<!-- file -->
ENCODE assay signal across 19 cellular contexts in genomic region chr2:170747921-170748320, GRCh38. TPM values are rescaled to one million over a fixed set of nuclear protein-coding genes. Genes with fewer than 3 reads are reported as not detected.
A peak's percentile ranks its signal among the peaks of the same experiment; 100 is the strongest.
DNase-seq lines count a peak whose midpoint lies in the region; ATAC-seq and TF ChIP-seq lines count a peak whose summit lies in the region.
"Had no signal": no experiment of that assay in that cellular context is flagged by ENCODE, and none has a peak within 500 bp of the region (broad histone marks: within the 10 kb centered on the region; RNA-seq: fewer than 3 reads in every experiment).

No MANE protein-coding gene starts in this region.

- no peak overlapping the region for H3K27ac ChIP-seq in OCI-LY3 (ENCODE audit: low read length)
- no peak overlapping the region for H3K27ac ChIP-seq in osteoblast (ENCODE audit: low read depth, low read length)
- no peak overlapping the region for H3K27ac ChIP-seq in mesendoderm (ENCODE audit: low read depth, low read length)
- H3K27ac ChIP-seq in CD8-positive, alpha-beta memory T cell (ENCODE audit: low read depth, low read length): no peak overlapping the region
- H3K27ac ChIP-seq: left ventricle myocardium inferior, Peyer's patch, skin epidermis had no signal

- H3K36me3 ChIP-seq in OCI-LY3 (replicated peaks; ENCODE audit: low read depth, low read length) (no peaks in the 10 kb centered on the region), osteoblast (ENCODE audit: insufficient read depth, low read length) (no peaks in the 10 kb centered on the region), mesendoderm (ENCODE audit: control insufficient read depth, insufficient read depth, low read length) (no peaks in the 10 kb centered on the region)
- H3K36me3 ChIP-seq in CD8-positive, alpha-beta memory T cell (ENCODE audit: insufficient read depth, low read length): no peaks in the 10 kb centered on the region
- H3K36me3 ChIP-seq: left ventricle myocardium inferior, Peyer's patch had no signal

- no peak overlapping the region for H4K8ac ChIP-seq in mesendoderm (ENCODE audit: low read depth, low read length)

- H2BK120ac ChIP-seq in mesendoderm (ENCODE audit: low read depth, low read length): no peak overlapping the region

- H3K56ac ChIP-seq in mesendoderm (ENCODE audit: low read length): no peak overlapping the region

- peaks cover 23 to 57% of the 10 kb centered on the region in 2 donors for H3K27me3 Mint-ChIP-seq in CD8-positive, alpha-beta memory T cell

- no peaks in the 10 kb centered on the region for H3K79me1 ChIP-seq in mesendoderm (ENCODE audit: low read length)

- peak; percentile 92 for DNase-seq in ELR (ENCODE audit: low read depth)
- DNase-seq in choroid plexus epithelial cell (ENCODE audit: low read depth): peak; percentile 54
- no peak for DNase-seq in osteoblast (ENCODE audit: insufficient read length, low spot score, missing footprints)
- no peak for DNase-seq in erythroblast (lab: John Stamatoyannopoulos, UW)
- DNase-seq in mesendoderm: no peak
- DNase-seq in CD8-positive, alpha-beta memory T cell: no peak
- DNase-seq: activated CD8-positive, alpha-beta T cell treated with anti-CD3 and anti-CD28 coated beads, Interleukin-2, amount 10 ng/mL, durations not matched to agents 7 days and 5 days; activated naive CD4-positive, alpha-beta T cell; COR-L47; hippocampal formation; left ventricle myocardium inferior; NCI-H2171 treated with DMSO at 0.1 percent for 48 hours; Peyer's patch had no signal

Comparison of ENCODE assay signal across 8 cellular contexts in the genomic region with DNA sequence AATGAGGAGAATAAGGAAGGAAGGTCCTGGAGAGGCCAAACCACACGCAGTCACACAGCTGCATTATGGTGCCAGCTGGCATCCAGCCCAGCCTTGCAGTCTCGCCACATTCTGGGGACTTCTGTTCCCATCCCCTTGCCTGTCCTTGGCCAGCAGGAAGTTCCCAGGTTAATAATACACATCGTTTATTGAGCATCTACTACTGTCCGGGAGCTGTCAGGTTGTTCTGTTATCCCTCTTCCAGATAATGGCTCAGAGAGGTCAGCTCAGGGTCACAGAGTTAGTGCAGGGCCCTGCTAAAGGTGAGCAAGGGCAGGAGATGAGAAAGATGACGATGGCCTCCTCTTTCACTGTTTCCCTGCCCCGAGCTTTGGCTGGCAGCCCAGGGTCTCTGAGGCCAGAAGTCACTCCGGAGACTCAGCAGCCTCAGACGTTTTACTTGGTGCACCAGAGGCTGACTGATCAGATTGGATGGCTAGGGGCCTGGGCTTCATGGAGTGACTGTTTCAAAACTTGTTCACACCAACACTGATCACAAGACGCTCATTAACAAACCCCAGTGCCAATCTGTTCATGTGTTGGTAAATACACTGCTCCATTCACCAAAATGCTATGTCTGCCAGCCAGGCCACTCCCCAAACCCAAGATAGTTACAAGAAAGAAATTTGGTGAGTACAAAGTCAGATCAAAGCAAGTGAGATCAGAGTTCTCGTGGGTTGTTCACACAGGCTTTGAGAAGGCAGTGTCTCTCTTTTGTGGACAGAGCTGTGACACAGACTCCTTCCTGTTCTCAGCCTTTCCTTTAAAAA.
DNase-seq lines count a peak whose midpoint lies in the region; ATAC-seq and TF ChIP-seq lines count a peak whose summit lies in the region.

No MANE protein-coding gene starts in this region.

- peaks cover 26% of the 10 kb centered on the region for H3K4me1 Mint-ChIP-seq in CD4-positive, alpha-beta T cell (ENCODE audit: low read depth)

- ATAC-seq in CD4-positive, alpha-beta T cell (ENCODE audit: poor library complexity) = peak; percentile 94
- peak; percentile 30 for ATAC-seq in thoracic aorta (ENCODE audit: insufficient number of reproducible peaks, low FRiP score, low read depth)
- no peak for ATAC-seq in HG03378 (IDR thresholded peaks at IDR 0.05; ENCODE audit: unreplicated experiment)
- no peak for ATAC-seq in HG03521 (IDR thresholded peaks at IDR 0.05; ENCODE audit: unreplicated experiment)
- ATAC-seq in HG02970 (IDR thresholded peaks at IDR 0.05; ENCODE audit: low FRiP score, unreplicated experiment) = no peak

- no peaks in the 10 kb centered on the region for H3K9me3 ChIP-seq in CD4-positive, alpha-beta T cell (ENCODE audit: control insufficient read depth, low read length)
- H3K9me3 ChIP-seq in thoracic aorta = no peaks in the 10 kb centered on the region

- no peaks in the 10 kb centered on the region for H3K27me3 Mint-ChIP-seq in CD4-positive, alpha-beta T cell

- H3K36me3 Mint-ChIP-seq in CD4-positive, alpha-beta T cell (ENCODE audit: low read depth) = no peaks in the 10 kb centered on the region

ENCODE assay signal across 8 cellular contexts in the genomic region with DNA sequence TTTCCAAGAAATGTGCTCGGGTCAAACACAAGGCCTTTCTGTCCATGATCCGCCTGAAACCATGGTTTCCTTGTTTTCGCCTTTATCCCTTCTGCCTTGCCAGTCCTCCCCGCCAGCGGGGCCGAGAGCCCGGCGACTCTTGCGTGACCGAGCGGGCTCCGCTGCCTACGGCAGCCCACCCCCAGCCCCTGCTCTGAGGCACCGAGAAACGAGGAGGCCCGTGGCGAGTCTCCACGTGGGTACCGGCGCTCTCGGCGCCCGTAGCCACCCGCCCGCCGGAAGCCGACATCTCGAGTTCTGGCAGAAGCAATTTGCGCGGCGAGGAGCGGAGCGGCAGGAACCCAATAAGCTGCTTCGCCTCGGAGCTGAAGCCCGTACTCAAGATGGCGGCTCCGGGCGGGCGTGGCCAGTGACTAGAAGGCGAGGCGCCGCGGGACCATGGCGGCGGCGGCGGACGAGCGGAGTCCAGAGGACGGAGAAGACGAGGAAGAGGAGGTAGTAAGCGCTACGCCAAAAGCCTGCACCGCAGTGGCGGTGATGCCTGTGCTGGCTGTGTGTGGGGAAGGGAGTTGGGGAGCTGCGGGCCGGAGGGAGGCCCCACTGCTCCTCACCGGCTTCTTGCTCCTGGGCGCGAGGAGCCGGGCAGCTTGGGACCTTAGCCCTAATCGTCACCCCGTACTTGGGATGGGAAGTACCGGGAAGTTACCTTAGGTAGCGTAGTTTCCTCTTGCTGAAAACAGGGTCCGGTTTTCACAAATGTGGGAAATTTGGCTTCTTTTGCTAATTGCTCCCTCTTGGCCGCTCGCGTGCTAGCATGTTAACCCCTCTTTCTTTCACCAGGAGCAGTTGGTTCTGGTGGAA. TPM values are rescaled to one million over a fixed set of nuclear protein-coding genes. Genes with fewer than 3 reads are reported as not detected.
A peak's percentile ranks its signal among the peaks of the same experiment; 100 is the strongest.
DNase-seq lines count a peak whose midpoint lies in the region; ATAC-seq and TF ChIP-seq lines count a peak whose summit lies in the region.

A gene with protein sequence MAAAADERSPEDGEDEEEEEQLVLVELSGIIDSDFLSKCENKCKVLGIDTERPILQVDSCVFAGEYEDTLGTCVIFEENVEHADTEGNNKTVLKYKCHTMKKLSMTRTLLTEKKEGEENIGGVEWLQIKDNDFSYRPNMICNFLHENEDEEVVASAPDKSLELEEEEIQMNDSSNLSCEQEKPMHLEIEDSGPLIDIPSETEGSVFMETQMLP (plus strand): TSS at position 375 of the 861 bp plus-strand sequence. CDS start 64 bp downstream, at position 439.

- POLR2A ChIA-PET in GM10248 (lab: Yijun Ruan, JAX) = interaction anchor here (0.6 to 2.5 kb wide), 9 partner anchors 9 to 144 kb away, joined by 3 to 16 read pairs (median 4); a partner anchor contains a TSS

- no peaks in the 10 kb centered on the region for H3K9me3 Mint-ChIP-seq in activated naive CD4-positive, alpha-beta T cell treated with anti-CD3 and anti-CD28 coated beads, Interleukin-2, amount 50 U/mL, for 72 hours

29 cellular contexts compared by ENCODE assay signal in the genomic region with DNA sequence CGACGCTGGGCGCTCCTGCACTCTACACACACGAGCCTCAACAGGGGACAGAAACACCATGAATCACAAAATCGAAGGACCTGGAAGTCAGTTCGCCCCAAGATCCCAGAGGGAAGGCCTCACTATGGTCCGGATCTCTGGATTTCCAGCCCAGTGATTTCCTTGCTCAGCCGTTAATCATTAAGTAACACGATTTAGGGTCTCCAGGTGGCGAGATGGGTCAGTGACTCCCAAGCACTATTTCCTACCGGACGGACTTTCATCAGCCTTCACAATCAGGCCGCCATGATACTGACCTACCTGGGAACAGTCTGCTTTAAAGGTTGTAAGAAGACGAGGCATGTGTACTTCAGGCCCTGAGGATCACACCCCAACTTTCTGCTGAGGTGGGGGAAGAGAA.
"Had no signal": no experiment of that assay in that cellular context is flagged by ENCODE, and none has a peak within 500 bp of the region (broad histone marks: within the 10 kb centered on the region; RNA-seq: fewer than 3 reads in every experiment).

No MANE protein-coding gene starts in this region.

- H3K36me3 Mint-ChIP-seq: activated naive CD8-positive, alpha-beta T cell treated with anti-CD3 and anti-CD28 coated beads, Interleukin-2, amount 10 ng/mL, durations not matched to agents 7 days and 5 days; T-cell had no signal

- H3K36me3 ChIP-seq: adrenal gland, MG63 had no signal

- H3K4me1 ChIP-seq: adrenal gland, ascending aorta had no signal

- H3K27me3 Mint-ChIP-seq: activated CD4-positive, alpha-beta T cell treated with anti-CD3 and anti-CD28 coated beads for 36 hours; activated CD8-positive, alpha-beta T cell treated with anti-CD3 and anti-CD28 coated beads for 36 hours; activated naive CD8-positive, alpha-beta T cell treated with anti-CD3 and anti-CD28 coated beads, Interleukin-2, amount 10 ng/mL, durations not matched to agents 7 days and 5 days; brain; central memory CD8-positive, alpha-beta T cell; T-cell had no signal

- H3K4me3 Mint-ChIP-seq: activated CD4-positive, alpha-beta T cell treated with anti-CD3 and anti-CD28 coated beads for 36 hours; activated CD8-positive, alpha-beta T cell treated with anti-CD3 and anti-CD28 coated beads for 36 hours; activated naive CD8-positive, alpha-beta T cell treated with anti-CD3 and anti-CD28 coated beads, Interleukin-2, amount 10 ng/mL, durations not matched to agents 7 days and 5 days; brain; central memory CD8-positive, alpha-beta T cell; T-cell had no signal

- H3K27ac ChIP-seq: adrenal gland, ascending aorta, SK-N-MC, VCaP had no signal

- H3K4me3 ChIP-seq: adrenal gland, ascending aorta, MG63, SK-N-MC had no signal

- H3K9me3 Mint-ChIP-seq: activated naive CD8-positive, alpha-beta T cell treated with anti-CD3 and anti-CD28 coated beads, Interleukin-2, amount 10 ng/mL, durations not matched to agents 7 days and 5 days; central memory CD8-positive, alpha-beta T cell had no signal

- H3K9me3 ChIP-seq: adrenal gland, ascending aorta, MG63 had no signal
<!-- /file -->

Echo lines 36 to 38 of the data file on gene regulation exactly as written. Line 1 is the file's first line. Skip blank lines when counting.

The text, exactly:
- H3K9me3 ChIP-seq in thoracic aorta = no peaks in the 10 kb centered on the region

- no peaks in the 10 kb centered on the region for H3K27me3 Mint-ChIP-seq in CD4-positive, alpha-beta T cell

- H3K36me3 Mint-ChIP-seq in CD4-positive, alpha-beta T cell (ENCODE audit: low read depth) = no peaks in the 10 kb centered on the region